Freeze kefir grains for up to six months when you want to take a break from making homemade milk kefir. Here’s how.
We recently started a dairy free diet for our toddler in hopes to relieve some inflammation issues he’s been having.
Unfortunately that means less trips out to the dairy farm where we buy our raw milk from. The rest of us don’t drink much milk at all.
So for a little while at least, I will be taking a break from making milk kefir.
Although I recently learned from culturedfoodlife.com you can make different kefir milks dairy free by using coconut milk or other nut milks. I might have to try that in the future! But in the meantime here’s how I plan to prepare the kefir grains for long term storage.
How Do You Store Kefir Grains Long Term?
There’s a few ways to store kefir grains when you need to take a break.
If you only need to take a two-four week break then the easiest thing to do is just place the kefir grains in a glass container.
You can use a mason jar or an empty pasta sauce jar, just make sure its glass and not plastic.
Add two – four cups of fresh milk to the jar and close the lid tight. By adding the milk you are making sure the grains will be well fed until the next time you’re ready to use them.
I personally like to use raw unpasteurized milk but that’s not necessary, you can use regular whole milk from the grocery store as well.
For longer breaks and more long term storage you can freeze milk kefir grains or dry them out completely.
How To Freeze Kefir Grains
- To freeze milk kefir grains you will first rinse them in fresh milk.
- Lay them on a clean cotton kitchen towel or unbleached paper towels in a safe place.
- Let them air dry at room temperature until completely dry. Don’t exceed five days.
- Once dry, place the kefir grains in a freezer safe air tight container. Preferably a glass jar, although you can also use a ziplock freezer bag if you need to.
- Add a little bit of organic dry milk powder until they are well coated to give them a layer of protection.
- Label them with the date and place them in the freezer.
- A good idea is to check on them after six months to make sure they don’t have freezer burn. If they look like there is no freezer burn you can increase the length of time in the freezer close to a full year.
How Do You Revive Frozen Kefir Grains?
When you are ready to start making kefir again, take the grains out of the freezer and place in the refrigerator for 24-48 hours.
Once defrosted strain them using a plastic strainer and rinse off the powder milk with a little bit of fresh milk.
After rinsing, place milk kefir grains in a glass jar with one cup of milk and cover with a cotton or cheese cloth for 24 hrs.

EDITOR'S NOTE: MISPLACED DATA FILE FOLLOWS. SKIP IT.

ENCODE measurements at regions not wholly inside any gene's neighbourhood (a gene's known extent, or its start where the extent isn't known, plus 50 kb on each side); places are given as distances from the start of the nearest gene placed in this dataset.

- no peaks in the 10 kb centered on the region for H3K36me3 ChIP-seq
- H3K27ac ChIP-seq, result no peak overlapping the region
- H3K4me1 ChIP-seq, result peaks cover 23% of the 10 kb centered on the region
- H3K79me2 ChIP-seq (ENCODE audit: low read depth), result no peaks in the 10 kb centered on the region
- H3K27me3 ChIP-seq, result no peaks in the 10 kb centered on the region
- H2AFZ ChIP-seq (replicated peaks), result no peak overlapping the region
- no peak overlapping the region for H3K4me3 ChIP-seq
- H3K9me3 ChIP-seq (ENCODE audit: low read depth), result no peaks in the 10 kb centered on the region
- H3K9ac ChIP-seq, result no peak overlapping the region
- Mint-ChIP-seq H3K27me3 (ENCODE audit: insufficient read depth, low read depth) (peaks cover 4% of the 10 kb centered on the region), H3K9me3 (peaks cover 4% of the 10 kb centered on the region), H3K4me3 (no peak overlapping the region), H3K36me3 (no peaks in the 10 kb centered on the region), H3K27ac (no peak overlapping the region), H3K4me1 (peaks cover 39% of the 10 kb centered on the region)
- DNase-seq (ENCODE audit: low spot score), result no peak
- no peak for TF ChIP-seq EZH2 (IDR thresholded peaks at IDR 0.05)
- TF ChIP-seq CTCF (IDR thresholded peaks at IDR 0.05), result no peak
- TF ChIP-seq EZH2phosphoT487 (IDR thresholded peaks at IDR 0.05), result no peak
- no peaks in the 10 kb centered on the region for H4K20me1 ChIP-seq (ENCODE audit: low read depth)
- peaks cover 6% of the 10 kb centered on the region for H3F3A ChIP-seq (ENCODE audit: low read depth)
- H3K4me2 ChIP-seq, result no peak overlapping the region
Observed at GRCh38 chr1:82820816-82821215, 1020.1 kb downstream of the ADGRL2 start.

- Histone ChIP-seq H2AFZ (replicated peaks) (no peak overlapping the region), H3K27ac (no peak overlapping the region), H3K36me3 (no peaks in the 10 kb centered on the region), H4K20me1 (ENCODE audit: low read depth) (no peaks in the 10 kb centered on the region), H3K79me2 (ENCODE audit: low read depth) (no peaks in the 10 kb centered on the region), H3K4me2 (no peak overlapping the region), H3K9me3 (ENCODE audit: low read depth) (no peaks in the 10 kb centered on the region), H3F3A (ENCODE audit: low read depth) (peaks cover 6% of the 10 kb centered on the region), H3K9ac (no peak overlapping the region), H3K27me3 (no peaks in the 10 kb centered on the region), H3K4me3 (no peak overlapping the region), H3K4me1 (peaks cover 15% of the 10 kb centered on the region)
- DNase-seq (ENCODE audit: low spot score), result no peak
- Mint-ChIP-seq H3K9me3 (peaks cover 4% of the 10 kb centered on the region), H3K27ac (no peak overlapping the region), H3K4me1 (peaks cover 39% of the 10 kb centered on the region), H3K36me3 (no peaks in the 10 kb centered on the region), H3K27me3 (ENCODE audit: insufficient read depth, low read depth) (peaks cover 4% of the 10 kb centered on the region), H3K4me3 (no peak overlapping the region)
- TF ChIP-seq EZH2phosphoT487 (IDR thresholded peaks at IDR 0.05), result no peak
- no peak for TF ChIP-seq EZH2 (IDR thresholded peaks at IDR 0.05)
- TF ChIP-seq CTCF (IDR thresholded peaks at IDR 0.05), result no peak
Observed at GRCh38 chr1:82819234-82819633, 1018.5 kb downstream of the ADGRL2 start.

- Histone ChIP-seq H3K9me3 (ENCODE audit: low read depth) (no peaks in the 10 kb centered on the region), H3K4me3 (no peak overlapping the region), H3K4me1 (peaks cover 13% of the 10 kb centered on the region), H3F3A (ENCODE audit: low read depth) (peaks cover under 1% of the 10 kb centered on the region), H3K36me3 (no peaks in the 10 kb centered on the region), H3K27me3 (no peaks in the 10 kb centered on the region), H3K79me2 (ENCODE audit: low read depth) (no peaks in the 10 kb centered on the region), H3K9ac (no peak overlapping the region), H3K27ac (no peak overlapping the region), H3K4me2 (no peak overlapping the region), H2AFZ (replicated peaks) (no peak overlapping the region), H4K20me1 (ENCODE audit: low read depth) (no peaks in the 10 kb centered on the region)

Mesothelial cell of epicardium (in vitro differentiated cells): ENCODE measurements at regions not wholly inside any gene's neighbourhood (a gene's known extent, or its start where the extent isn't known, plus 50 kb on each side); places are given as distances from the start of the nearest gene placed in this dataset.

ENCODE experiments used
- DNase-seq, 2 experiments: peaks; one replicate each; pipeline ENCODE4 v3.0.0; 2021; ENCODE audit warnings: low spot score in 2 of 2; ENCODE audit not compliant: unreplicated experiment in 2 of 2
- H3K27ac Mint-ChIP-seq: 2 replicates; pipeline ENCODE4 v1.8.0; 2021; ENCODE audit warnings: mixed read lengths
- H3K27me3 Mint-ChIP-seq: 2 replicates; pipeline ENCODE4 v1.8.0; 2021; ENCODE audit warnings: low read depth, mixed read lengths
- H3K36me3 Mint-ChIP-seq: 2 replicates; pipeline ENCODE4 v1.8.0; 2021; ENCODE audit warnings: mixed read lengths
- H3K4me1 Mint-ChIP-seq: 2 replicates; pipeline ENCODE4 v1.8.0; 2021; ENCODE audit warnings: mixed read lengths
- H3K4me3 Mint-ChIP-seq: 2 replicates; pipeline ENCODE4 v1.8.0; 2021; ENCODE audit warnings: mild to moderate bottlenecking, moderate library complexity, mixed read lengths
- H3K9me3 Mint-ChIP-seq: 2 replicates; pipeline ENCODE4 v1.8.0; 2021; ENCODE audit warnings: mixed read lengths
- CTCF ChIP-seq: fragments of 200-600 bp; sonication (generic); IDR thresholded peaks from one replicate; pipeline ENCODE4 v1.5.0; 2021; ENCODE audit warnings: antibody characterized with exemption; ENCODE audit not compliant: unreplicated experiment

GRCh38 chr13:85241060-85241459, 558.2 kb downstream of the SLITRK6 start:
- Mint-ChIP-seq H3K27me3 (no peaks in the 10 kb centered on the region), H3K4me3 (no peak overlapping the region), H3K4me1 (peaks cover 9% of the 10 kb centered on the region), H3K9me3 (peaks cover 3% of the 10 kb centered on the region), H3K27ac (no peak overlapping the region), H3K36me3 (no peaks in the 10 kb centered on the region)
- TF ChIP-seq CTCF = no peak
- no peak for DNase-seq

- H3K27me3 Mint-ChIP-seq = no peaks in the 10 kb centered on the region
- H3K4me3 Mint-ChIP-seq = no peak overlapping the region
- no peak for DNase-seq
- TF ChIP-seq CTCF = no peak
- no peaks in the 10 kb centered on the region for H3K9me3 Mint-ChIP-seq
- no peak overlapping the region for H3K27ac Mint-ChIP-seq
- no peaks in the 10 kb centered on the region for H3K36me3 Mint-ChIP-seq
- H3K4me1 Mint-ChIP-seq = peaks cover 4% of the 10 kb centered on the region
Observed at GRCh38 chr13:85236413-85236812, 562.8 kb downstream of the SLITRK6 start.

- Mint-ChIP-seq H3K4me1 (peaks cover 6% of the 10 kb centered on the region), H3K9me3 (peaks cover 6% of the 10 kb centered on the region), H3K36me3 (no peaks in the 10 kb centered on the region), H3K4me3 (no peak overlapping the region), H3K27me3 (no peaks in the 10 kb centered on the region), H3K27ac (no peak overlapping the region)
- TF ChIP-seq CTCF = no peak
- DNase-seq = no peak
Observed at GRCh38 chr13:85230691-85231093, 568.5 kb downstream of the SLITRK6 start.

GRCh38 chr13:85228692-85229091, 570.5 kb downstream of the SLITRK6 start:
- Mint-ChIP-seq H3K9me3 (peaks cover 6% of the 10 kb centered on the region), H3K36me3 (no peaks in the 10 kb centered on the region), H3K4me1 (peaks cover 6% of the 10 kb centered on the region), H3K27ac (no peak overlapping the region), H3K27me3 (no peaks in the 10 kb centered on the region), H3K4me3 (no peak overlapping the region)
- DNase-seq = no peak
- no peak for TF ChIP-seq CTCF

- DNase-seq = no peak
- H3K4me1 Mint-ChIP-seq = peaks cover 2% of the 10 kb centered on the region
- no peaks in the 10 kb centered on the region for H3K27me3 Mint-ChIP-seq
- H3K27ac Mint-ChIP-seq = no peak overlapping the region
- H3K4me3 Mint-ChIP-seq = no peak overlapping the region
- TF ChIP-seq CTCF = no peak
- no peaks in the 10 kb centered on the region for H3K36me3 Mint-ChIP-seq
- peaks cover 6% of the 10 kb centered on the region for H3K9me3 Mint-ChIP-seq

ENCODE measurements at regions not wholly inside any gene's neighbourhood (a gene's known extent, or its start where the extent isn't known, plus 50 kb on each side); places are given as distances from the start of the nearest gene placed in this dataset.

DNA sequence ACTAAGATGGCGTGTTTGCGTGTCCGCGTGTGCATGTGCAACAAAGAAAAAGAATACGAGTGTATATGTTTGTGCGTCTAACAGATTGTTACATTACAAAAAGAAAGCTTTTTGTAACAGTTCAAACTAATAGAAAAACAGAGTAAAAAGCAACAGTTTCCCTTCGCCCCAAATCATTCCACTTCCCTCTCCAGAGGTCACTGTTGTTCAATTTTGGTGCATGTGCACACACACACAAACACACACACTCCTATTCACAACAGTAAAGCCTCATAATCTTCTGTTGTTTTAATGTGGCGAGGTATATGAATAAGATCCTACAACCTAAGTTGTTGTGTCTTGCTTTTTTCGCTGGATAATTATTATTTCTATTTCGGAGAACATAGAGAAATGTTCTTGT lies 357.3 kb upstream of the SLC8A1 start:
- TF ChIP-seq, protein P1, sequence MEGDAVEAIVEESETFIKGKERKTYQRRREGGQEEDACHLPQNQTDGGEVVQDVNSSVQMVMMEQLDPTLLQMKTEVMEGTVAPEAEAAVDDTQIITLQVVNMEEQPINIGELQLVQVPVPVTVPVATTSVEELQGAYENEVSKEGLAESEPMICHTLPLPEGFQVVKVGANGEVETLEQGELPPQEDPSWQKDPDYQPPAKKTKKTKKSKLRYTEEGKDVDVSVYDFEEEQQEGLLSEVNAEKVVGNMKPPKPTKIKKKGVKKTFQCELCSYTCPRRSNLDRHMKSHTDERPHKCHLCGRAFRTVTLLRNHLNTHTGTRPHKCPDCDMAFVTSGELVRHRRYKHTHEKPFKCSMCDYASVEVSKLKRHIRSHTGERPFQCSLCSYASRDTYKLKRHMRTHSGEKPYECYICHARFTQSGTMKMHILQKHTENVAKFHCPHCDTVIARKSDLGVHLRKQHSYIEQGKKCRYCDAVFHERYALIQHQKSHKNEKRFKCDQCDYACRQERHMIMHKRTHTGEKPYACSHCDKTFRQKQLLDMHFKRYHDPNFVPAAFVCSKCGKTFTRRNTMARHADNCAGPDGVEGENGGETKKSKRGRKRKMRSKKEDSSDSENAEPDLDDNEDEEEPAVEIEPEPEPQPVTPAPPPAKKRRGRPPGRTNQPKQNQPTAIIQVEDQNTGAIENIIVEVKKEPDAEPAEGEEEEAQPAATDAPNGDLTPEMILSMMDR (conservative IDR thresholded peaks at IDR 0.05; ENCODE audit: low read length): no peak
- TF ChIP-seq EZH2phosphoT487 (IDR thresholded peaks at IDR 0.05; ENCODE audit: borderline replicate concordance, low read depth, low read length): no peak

You might have to repeat the process a couple of times to fully awake the grains and get them started on the fermentation process.
Once the milk starts to thicken and the grains are floating on the surface of the kefir, you can begin making a new batch of kefir on a regular basis again.
How To Dry Kefir Grains For Long Term Storage
- Rinse kefir grains well with distilled water. Make sure not to use chlorinated water from the faucet as it will kill all the good bacteria.
- Lay them on a clean cotton kitchen towel or unbleached paper towel in a safe place.
- Let them air dry for a couple of days at room temperature.
- Once the grains are dry, place them in a clean glass jar with a small amount of dried milk powder and an air-tight lid.
- You can then store in the refrigerator for up to six months.
How Long Will Kefir Grains Last
The good news is that under the right conditions, kefir grains will last for a very long time. Pretty much indefinitely under proper care and preservation methods.
Kefir grains are a living organism just like a kombucha scoby and they replicate with every new batch of kefir you make.
How Do You Know If Kefir Grains Are Dead?
The best way to know if milk kefir grains are dead is to get to know them.
You will want to always keep an eye on them because that’s the only way you will notice different signs of bad health in the grains.
Signs of sickness:
- If the grains start to look discolored.
- Bad smell.
- If the grains don’t rise to the top of the jar after a few hours of being in fresh milk and they are just hanging out in the bottom of the jar.
- Or if you start to see mold, toss and start new again.
If you end up having to throw away the grains and you would like a new batch, hopefully you have a friend or family member that is willing to share some of theirs with you. If not you can always order a new kefir starter culture.
Benefits of Kefir Grains
If you’re reading this blog post chances are you already know all the wonderful benefits of drinking milk kefir.
But just in case you’re still pretty new to these little guys, here’s a quick list of health benefits:
Studies have found that the good bacteria in fermented foods like kefir, kombucha, sauerkraut, yogurt and kimchi support heart and digestive health.
Helps with constipation problems by balancing out the healthy bacteria in the gut.
Kefir is a good source of vitamin C, calcium,, vitamin K, folate, phosphorous, and magnesium.
Builds bone strength.
Contains probiotics that can boost your immune system.
Supports skin health.
The live microorganisms in milk kefir may help with allergy symptoms.
Possible Side Effects Kefir
If consumed in high amounts, it may cause bloating and stomach pains.
It’s best to drink no more than one cup a day.
If you’re just starting out with fermented foods in general, it might be better to introduce into your diet slowly.
Maybe try one cup, two or three times a week to give your stomach time to adjust to all that beneficial bacteria you’re introducing.
Alrighty friends! I hope you found some good tips for preserving those kefir grains for longer periods of time between uses.
Leave any questions you might still have down in the comments and don’t forget to share this post with a friend!